Along with this heavenly bouquet comes my craving for chocolate. The dark brown stuff fills my head like a dark sea of unending pleasure, and as we pass through rain-filled streets with my dad cursing the faulty heater and wiping his hand across a befogged windscreen, I fantasize about it, dream of it, and plan to have so much of it one day that I will laugh out loud as I eat myself into a chocoholic coma.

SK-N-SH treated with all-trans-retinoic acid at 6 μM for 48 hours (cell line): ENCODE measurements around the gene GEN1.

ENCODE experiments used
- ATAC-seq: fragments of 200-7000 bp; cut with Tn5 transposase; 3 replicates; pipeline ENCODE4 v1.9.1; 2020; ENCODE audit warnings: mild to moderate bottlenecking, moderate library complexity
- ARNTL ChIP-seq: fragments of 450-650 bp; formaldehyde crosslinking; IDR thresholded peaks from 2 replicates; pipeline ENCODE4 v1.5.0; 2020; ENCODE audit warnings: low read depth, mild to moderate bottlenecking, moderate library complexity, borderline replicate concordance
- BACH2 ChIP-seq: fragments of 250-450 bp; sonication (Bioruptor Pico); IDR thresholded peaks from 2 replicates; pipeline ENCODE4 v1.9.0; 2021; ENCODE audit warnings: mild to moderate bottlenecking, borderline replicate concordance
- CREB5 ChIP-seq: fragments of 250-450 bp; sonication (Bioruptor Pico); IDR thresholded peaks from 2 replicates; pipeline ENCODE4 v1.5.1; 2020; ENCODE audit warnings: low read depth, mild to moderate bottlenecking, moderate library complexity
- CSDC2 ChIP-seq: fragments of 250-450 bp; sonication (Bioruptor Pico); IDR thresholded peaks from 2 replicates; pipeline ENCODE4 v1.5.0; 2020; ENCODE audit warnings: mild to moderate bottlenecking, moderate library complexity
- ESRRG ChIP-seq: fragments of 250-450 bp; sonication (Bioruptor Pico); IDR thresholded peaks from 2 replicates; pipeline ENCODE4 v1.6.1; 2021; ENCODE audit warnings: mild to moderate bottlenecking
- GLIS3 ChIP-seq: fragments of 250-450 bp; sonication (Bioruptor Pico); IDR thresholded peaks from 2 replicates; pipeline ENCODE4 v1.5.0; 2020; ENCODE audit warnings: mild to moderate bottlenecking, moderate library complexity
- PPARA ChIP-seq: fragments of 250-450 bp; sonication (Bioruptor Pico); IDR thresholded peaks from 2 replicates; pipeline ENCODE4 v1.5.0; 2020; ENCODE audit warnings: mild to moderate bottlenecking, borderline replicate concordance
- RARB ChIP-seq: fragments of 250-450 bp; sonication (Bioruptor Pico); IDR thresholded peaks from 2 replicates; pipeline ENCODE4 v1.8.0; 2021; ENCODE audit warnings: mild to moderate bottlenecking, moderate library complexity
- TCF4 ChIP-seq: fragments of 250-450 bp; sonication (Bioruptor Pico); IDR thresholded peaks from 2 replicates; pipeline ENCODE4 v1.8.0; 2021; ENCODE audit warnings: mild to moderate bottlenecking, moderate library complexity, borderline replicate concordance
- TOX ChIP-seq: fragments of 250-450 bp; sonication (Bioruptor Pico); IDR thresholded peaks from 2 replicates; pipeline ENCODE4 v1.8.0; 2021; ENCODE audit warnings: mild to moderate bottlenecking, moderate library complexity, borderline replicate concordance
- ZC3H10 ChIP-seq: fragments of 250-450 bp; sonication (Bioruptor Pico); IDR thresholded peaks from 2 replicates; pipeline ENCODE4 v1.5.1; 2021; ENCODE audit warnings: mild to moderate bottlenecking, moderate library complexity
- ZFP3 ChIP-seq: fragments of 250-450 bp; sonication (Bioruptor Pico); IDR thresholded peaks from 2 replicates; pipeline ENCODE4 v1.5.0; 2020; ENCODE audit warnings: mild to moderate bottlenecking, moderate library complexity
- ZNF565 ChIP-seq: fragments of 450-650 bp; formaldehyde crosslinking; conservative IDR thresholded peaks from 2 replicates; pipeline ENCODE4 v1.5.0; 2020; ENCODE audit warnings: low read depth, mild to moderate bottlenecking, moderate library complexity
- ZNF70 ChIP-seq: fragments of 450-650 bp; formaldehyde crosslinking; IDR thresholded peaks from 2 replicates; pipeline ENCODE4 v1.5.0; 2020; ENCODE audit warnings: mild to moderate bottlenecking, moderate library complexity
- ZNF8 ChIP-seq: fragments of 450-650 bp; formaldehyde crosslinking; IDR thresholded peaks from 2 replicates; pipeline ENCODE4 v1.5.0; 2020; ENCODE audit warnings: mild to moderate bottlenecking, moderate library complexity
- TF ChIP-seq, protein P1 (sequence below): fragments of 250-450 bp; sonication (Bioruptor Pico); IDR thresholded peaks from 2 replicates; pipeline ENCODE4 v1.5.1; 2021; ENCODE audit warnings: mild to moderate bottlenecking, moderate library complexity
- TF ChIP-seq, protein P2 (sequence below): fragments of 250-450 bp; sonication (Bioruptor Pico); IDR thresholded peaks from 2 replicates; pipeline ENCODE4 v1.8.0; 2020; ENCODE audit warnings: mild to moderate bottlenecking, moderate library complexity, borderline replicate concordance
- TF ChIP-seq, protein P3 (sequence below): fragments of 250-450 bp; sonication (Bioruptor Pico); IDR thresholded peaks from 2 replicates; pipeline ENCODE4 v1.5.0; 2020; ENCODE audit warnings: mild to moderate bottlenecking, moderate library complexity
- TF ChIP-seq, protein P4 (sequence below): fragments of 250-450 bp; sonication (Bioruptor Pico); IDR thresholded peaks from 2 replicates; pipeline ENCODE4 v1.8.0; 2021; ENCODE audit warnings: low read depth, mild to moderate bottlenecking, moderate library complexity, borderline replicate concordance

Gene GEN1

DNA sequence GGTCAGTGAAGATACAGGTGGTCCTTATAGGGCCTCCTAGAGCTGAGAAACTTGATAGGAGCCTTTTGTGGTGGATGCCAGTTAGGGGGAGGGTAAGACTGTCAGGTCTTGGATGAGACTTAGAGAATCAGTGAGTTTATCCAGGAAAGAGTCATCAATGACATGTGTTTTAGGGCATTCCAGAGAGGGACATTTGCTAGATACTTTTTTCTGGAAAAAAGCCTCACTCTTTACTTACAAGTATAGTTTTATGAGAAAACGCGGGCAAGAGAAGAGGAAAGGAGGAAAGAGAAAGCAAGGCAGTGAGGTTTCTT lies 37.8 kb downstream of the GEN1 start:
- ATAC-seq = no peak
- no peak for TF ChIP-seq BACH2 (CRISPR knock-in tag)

But life for many young couples in postwar Britain is difficult and my parents have problems. "It's so hard to make ends meet," my mother will often say, as she washes another dish or darns another sock, and my dad never seems to be home because he is always working. A huge row between them one day ends in the kitchen with my mother sobbing and me on the floor with my arms around her legs, screaming, "Please don't cry, Mummy, please don't cry." The tension of trying to survive has an eroding effect on their marriage, and it breaks down. My younger brother and I are put into an orphanage for six months. We never see our mother, but Dad visits us on the weekends. We live with other kids in the top room of a farmhouse building, where we sleep in two-tier bunks and ridicule one another with cruel remarks. My hunk lies near a window and through it I can see across several fields to a river in the distance, and as the stars climb into the sky I fall asleep with these rivers and meadows in my mind like a map to a beautiful place and I wonder if my plum will be there. One day Dad comes to collect us, telling us that she is back from the hospital and that it is time to go home. My brother and I ask him about the hospital, but he is vague and just mutters something about an operation. An hour later we are back in our own house with our own mother, who weeps and hugs us, and then we get on with teatime as if nothing had happened.